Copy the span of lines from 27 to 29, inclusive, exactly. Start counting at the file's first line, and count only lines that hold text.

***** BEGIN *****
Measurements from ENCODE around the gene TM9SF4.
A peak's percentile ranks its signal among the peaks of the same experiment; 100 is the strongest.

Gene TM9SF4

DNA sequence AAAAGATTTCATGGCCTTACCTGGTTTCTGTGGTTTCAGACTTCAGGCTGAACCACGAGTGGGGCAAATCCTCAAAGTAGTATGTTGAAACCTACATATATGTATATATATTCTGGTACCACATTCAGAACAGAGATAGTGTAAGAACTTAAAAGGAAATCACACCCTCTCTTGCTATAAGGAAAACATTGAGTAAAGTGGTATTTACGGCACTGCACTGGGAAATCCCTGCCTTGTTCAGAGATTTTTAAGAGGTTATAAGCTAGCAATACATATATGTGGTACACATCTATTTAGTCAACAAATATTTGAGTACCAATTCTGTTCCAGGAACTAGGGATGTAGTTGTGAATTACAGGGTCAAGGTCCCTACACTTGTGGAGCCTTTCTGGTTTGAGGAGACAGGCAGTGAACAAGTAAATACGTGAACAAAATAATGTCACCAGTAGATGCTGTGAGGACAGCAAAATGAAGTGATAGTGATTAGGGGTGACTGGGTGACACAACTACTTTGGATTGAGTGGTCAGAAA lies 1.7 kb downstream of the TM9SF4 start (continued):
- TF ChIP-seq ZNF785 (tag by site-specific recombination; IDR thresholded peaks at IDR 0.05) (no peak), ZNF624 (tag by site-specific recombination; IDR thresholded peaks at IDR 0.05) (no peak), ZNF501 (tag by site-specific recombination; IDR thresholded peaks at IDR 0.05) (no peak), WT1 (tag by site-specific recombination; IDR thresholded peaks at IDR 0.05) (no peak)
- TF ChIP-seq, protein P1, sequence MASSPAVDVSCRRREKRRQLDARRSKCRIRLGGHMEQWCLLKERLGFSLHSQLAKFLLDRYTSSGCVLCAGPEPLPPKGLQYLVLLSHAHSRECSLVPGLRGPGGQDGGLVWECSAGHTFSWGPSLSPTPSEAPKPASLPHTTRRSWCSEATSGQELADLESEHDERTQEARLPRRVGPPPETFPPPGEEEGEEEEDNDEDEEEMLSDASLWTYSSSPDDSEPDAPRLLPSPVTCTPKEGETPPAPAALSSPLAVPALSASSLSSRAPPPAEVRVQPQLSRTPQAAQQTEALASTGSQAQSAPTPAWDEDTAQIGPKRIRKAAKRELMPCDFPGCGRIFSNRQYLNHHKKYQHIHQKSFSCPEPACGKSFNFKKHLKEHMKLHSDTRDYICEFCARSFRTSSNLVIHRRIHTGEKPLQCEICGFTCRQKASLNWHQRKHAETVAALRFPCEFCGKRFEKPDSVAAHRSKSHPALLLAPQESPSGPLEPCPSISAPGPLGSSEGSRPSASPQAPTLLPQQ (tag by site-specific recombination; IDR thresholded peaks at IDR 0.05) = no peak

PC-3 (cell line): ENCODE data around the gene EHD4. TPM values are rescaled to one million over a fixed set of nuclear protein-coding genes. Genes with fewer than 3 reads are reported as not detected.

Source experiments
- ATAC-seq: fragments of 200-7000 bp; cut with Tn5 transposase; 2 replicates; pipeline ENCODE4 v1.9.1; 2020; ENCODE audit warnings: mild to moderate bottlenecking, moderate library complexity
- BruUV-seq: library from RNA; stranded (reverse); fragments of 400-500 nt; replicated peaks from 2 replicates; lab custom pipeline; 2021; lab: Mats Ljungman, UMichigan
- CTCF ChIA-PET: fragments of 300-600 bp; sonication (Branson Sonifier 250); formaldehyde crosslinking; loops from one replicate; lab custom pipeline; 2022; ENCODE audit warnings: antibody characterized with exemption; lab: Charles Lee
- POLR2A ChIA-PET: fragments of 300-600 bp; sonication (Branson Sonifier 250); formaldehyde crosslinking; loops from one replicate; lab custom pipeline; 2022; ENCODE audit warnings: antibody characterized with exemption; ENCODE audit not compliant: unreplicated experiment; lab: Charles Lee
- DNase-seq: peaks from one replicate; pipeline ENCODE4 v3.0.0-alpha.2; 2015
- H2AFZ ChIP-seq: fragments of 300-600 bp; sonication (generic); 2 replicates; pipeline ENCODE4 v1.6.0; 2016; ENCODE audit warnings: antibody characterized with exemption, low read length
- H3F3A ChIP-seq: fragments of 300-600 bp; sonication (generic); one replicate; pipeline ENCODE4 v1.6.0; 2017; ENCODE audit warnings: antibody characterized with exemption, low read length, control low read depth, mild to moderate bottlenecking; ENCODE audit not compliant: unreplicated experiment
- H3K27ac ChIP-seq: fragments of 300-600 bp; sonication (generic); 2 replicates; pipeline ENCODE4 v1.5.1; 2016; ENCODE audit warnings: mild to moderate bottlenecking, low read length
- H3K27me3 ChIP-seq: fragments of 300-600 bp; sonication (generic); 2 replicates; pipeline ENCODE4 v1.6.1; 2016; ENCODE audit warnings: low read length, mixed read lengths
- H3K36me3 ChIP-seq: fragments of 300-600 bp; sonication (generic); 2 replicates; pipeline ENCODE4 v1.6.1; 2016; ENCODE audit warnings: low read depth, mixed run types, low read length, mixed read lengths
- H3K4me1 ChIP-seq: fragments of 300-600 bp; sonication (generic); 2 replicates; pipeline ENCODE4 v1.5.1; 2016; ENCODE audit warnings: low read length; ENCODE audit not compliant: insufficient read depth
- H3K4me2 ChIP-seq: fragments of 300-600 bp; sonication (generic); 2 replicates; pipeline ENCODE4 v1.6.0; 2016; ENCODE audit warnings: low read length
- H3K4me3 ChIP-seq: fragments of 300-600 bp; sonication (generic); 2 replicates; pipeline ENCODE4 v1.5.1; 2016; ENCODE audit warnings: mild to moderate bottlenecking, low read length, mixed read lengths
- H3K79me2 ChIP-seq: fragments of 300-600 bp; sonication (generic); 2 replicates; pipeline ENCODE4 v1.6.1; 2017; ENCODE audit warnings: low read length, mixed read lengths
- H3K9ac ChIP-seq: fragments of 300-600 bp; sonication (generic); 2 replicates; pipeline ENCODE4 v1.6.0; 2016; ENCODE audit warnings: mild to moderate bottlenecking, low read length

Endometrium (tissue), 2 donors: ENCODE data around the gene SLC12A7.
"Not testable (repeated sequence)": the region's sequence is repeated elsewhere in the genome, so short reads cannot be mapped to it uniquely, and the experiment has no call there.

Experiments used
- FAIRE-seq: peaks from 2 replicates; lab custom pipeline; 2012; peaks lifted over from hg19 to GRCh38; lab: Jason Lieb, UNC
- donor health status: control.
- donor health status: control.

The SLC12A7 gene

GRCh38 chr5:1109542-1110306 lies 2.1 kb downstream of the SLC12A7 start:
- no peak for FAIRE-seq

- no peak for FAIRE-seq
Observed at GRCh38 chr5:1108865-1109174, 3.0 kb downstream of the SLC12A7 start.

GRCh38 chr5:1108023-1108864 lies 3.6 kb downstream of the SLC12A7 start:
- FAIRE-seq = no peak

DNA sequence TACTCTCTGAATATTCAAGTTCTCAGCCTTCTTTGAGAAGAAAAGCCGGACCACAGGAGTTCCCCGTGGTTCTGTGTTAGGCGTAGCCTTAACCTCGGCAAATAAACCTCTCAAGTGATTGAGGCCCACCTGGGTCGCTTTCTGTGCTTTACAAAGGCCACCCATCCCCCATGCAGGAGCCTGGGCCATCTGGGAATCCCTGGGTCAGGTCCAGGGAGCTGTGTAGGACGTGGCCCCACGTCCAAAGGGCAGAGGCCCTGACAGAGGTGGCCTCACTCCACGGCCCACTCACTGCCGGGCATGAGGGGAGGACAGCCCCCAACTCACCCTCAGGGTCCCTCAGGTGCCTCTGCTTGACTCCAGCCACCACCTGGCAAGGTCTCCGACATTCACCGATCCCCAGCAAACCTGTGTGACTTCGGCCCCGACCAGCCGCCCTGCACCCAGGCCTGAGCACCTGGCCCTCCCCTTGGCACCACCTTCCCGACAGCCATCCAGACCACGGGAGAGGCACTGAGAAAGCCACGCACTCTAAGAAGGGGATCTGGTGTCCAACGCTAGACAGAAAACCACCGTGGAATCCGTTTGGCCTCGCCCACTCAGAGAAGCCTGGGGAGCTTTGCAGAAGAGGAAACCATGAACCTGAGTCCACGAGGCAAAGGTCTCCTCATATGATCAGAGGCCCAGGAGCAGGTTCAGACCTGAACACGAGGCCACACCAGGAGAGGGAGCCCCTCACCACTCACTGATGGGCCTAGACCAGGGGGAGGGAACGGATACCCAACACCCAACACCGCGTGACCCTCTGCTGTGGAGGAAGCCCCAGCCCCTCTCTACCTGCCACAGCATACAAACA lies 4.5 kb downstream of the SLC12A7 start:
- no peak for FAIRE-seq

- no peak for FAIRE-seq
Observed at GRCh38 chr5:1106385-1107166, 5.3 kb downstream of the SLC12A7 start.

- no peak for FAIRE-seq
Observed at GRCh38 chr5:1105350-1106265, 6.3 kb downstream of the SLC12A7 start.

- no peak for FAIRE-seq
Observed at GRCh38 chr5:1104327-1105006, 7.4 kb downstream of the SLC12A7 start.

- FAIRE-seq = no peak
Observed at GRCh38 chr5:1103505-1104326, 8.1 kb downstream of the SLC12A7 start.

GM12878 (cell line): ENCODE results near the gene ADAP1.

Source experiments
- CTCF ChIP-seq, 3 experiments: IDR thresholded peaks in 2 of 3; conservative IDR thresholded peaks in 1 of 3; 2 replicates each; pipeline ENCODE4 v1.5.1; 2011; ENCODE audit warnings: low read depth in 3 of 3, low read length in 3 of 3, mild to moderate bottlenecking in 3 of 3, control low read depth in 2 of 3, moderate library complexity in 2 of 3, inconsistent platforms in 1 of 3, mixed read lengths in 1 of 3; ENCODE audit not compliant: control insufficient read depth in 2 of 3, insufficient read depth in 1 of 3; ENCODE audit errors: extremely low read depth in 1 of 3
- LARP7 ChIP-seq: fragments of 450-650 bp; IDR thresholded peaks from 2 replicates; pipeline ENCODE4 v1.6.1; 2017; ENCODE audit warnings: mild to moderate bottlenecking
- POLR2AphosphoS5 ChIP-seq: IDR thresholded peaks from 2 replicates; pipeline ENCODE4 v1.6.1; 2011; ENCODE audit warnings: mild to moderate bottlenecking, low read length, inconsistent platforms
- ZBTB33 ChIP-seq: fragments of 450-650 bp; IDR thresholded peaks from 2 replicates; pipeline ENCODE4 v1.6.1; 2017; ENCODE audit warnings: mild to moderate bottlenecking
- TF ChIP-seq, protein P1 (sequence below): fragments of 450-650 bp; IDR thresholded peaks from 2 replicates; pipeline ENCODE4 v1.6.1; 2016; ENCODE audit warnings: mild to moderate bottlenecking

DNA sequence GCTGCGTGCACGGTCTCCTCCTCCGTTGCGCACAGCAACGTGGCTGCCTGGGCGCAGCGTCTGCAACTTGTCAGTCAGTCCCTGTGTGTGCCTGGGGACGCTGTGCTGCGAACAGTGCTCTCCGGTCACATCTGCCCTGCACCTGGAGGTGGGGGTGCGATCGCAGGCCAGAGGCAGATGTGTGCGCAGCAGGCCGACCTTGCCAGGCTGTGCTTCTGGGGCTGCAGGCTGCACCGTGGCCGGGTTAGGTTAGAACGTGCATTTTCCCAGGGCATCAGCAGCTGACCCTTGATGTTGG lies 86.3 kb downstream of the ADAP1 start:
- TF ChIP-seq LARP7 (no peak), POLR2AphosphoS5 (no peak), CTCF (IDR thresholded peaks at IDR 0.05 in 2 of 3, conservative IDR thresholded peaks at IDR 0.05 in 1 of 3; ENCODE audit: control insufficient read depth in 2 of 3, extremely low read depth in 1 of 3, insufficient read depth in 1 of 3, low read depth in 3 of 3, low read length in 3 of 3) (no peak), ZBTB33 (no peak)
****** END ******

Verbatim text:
- FAIRE-seq: peaks from 2 replicates; lab custom pipeline; 2012; peaks lifted over from hg19 to GRCh38; lab: Jason Lieb, UNC
- donor health status: control.
- donor health status: control.